The idea of sex in the ocean is one that’s often over-romanticized. But, as with any sexual activity, there’s a risk of STD transmission.
Water sex can introduce bacteria into the vagina and cause infections such as urinary tract and yeast infections. Additionally, salt water can dry out natural lubrication.
Water is a good lubricant
As summer approaches and bodies of water look particularly tempting, it’s easy to get caught up in fantasies about sex in the ocean. But even though movies and TV make it seem erotic and thrilling, sex in the water isn’t quite as easy or as safe as it might sound.
In fact, it’s just as easy to get an STD in the ocean as it is on dry land. In addition to being dirty, public bodies of water can contain bacteria such as vibrio vulnificus and staph infections, which can be transferred through vaginal penetration. The sand in beach waters can also be irritating and decrease sexual desire, and it’s possible to fall or slip into the water.
The chlorine in swimming pools and hot tubs can wash away your body’s natural lubricant, and it can be hard to use protection while you’re underwater, especially if you’re swimming with a partner. Plus, penetrative sex in the water can lead to pregnancy—if someone with a penis ejaculates and then you get in contact with it.
It’s also important to note that having sex in the ocean is not recommended for anyone who’s not confident swimmer or who can’t swim alone, since the danger of drowning is high. And you should never have sex in the ocean if you’re dizzy, tired, or physically weak, and always ensure that both partners consent to the activity.
It’s a good place to get an STD
While sex in water sounds sensual, it can be dangerous. It can expose you to bacteria and parasites that could cause an unwanted pregnancy or STI. The water can also wash away your natural lubrication, which makes sex more painful. It can also lead to abrasions, which may increase the risk of infection.
If you’re planning on having sex in the ocean, take all necessary precautions to avoid pregnancy and sexually transmitted diseases. Make sure the water is clean, use a condom or hormonal birth control if possible, and practice safe foreplay. Also, be aware of the risks associated with ocean sex, including strong currents and the possibility of running into dangerous wildlife.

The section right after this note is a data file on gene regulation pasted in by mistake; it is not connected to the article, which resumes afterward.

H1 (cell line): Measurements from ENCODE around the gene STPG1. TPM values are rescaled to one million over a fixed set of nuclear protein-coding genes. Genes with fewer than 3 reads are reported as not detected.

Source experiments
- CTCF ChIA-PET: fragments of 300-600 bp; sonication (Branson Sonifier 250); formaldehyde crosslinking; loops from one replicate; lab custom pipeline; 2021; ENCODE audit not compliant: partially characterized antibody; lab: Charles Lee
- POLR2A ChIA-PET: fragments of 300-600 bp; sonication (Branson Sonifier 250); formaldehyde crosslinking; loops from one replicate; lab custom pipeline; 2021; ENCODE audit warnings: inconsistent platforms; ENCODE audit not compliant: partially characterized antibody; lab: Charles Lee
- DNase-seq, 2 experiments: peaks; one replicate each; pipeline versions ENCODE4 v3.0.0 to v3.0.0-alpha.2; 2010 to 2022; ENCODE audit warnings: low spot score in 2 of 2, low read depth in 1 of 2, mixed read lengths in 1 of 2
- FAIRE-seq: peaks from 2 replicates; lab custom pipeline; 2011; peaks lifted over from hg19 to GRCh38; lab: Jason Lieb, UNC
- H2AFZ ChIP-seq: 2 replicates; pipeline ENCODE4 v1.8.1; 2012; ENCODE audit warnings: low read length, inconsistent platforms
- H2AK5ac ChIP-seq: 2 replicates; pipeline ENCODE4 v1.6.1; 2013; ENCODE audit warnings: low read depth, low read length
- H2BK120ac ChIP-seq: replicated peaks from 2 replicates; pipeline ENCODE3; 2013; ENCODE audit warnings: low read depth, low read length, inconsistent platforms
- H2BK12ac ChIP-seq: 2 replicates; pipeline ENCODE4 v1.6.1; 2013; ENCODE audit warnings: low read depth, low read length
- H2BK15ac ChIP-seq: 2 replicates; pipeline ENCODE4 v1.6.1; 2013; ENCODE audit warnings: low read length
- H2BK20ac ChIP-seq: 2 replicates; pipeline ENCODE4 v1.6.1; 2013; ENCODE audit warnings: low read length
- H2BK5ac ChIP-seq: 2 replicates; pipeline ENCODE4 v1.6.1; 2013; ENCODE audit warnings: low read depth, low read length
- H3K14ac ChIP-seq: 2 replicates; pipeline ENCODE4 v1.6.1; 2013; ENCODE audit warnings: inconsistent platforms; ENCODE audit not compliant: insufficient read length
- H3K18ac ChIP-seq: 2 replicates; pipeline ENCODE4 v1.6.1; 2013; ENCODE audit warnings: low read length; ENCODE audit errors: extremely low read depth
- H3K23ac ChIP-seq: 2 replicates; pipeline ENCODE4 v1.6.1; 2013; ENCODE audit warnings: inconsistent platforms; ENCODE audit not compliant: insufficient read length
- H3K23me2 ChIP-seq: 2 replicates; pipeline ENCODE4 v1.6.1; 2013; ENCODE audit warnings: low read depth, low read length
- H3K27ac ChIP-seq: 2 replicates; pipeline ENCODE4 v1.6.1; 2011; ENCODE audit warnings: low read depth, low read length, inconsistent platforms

Having sex in the ocean can be dangerous, especially if you’re a beginner swimmer. You can get swept away by the currents and be at risk of drowning. You’re also exposed to potential predators, including sharks and sea turtles. In addition, sand can irritate your genitals and reduce sexual desire. It’s also important to remember that you’re on public property, which means that if you’re caught, you could face legal problems. Lastly, the salty water can wreak havoc on your vagina and lead to painful sex. It’s best to use a good-quality lubricant and wear a condom when having sex in the ocean. This will help protect your vulva and ensure the safety of both you and your partner.
It may seem sexy to have sex in the ocean, but it’s not without its risks. The sand is not only rough on the body, but it’s also rife with tiny living things that you don’t want in your vagina (think bacteria and parasites). If you aren’t careful, you could end up with microabrasions that lead to an STI. Chlorine and other disinfectants won’t make it harder for STIs to be spread either, as they can wash the sperm away. Likewise, silicone-based lubricants are great for use in the water because they are more effective where abrasions might occur.
Even if you’re wearing a swimsuit, having sex in the ocean can introduce bacteria into your vagina. This can cause yeast infections and other health issues. Plus, the chlorine in a pool can weaken condoms, increasing the risk of breakage during penetration.
Lake, river, and pond water is similarly dangerous to have sex in because it’s full of bacteria that can enter the vagina. These bacteria can cause urinary tract infections, bacterial vaginosis, and yeast infections. Plus, lake water may contain dangerous wildlife that can sting or bite you. Using condoms in lakes is a good idea, but it’s important to find the right size because an ill-fitting condom can slip off underwater.
Whether you’re at the beach or in a lake, water sex is always fun and romantic. However, it is important to remember that it is not without risk. In addition to the normal risks associated with unprotected sex, water sex may increase your risk of STDs. It is therefore important to take precautions when having sex in the ocean.
The most obvious danger of having sex in the ocean is drowning. This is particularly true if you’re swimming in deep water or near rocks. To prevent this, make sure that you have a partner who knows how to swim and that you stay close to shore. Also, don’t swim in crowded areas and make sure that you are well-hydrated.
Another danger is the risk of contamination from bacteria and parasites. In addition, seawater can dry up natural lubrication and cause pain and discomfort during penetration. If you use suntan oil as a lubricant, it can destroy condom latex, which increases your risk of an STD infection.
Although people overly romanticize beach sex, it can actually be quite difficult to pull off. Besides the fact that sand can get in between your toes, it’s almost impossible to get up to speed if you have your genitals exposed. In addition, the salt in the water can irritate your skin and eyes.